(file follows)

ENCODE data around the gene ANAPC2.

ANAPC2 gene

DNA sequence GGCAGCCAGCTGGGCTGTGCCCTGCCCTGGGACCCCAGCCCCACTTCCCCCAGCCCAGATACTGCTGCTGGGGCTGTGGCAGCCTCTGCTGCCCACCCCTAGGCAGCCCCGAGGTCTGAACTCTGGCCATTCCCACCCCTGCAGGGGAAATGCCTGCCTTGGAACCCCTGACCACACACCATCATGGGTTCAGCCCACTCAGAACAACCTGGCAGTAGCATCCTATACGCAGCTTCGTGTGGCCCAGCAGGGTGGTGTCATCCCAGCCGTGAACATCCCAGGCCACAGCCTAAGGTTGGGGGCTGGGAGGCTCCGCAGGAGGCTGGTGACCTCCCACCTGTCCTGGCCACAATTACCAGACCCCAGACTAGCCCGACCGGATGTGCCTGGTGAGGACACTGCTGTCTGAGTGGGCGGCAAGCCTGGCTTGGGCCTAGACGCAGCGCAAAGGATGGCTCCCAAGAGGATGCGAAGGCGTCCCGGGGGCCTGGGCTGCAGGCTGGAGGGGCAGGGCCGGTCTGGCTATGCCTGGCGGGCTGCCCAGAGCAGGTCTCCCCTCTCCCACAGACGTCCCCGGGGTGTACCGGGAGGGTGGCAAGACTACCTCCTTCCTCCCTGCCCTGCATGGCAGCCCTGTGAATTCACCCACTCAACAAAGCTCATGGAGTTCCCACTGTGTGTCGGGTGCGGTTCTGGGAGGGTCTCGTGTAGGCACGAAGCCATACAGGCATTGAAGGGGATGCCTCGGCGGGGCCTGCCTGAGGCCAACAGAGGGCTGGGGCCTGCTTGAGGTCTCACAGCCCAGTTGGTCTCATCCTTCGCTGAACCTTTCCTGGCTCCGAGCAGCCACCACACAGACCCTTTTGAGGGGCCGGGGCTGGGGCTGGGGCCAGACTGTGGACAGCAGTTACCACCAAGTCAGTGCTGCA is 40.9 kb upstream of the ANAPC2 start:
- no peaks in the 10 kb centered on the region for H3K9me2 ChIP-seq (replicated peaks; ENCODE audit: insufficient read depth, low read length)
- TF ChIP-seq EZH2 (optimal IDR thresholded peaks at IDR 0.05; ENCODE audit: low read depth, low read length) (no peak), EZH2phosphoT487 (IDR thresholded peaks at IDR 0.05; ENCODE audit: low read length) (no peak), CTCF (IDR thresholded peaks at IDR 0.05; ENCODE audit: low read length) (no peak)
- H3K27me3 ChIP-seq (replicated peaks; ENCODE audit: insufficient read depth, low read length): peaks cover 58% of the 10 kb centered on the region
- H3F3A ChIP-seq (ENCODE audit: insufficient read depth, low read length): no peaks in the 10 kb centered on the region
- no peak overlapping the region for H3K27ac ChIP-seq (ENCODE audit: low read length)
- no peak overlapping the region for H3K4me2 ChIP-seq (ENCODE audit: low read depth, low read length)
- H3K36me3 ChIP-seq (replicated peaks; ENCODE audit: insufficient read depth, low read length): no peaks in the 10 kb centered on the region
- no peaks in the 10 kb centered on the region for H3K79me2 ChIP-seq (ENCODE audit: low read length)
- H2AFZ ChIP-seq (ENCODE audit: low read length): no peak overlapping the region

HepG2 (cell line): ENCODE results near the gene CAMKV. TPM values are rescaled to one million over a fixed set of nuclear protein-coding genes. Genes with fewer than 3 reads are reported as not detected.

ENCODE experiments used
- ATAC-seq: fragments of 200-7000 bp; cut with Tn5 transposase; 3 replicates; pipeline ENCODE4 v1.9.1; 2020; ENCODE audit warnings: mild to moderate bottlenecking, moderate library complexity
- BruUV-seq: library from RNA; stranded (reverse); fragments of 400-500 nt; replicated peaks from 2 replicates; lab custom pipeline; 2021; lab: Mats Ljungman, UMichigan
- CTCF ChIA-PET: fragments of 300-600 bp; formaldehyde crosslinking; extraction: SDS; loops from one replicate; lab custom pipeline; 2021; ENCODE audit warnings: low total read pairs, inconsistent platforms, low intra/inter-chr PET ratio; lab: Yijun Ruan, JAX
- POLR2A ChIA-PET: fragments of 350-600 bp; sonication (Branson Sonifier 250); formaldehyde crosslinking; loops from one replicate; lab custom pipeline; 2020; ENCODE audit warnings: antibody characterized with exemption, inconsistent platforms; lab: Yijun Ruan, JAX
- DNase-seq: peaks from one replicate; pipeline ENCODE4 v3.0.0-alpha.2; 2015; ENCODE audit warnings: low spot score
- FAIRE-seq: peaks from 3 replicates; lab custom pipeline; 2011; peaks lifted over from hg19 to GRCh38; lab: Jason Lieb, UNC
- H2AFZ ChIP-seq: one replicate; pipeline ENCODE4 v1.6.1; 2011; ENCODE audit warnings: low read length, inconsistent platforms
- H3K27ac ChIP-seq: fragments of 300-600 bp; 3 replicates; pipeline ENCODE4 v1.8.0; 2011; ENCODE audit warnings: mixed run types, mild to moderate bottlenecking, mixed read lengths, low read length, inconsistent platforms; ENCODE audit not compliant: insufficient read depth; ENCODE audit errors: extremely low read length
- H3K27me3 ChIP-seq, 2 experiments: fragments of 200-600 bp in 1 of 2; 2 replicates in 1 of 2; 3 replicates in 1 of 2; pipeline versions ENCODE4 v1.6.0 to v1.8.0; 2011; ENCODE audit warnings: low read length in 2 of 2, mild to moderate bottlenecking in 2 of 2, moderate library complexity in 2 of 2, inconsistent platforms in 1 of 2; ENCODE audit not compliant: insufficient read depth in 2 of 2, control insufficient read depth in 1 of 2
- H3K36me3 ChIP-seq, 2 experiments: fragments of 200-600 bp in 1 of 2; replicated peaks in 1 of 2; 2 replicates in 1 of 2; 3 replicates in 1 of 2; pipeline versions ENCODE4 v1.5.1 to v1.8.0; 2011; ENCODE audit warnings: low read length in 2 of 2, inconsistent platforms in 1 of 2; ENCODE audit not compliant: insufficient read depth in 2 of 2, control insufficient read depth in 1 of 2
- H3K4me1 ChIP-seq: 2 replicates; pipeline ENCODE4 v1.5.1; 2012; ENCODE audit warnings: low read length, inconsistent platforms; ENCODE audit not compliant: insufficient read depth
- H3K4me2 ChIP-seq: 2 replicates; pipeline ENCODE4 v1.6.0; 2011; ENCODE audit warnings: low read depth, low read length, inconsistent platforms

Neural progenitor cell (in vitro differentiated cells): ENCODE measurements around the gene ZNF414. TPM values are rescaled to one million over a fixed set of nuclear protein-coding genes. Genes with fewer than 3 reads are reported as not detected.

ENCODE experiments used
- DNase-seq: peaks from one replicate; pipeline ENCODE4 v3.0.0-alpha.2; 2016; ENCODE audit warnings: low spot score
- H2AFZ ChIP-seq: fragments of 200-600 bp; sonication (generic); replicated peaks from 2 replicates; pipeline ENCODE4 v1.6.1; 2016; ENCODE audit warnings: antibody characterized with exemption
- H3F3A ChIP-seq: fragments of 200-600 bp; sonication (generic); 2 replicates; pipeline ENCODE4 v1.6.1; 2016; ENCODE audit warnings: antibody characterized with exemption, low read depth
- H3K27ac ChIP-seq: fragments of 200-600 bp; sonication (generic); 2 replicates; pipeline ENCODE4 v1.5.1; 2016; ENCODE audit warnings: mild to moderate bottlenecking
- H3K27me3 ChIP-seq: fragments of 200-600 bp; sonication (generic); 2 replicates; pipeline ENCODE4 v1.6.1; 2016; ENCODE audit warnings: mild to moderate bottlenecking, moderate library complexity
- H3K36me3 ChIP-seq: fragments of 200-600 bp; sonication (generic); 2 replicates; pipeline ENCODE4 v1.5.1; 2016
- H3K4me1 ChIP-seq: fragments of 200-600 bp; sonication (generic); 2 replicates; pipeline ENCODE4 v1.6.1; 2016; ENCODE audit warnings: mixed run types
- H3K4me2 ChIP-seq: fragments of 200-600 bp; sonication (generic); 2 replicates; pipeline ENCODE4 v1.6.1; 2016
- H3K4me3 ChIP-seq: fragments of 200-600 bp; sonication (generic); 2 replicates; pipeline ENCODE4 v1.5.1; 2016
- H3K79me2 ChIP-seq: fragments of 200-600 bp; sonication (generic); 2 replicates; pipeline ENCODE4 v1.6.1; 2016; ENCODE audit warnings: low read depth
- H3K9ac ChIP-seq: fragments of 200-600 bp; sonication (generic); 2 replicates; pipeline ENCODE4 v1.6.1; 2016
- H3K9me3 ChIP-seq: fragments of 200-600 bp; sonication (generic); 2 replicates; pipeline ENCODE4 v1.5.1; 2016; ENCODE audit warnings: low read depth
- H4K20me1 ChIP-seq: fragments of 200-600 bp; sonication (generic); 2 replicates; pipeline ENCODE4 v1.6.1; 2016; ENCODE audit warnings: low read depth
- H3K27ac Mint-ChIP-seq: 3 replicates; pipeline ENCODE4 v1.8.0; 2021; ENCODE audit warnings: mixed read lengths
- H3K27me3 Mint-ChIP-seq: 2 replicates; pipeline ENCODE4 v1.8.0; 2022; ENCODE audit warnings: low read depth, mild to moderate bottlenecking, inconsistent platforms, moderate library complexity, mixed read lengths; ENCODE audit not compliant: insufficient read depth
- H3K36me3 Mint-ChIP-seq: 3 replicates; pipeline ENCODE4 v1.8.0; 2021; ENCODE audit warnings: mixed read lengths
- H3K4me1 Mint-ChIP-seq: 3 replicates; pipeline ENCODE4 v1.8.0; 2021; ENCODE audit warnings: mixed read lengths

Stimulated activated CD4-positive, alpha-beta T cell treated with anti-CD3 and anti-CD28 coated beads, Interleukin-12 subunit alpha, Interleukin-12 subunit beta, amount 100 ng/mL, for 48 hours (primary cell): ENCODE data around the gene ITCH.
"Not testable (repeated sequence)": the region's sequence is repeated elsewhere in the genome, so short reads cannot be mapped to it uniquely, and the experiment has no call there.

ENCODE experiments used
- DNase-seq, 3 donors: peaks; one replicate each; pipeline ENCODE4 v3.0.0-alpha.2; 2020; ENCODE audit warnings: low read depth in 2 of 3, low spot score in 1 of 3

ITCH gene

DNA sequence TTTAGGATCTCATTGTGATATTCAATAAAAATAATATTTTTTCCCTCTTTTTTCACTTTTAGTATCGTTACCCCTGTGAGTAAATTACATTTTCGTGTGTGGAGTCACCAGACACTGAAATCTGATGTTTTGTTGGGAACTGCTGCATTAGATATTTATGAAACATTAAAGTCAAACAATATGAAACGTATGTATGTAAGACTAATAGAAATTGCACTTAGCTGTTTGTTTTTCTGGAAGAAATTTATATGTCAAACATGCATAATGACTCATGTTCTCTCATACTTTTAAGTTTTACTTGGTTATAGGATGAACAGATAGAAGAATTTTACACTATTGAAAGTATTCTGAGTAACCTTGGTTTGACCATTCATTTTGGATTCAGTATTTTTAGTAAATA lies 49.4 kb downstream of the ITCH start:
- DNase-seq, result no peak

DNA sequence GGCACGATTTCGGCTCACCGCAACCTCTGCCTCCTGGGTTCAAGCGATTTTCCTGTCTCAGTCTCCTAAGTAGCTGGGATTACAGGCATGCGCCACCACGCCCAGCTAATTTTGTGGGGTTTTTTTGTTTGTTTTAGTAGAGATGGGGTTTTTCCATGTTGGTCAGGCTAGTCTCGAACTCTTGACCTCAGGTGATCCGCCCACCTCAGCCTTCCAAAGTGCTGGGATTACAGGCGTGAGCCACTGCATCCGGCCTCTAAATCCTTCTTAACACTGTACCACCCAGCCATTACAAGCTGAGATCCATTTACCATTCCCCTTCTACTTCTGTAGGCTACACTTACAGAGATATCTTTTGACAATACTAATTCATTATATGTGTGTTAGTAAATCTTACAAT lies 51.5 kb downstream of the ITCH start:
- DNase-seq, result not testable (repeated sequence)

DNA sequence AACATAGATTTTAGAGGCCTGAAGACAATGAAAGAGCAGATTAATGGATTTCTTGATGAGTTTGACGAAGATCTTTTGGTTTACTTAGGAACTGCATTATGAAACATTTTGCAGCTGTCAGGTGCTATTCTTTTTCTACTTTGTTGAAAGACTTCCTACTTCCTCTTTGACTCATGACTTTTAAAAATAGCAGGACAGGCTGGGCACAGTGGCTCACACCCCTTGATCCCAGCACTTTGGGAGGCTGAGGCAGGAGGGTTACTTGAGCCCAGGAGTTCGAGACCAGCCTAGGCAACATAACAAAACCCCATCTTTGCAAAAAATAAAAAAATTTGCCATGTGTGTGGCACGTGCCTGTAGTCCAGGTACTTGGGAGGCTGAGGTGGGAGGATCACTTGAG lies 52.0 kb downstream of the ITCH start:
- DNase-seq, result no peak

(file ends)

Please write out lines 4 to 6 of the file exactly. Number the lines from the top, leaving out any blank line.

- no peaks in the 10 kb centered on the region for H3K9me2 ChIP-seq (replicated peaks; ENCODE audit: insufficient read depth, low read length)
- TF ChIP-seq EZH2 (optimal IDR thresholded peaks at IDR 0.05; ENCODE audit: low read depth, low read length) (no peak), EZH2phosphoT487 (IDR thresholded peaks at IDR 0.05; ENCODE audit: low read length) (no peak), CTCF (IDR thresholded peaks at IDR 0.05; ENCODE audit: low read length) (no peak)
- H3K27me3 ChIP-seq (replicated peaks; ENCODE audit: insufficient read depth, low read length): peaks cover 58% of the 10 kb centered on the region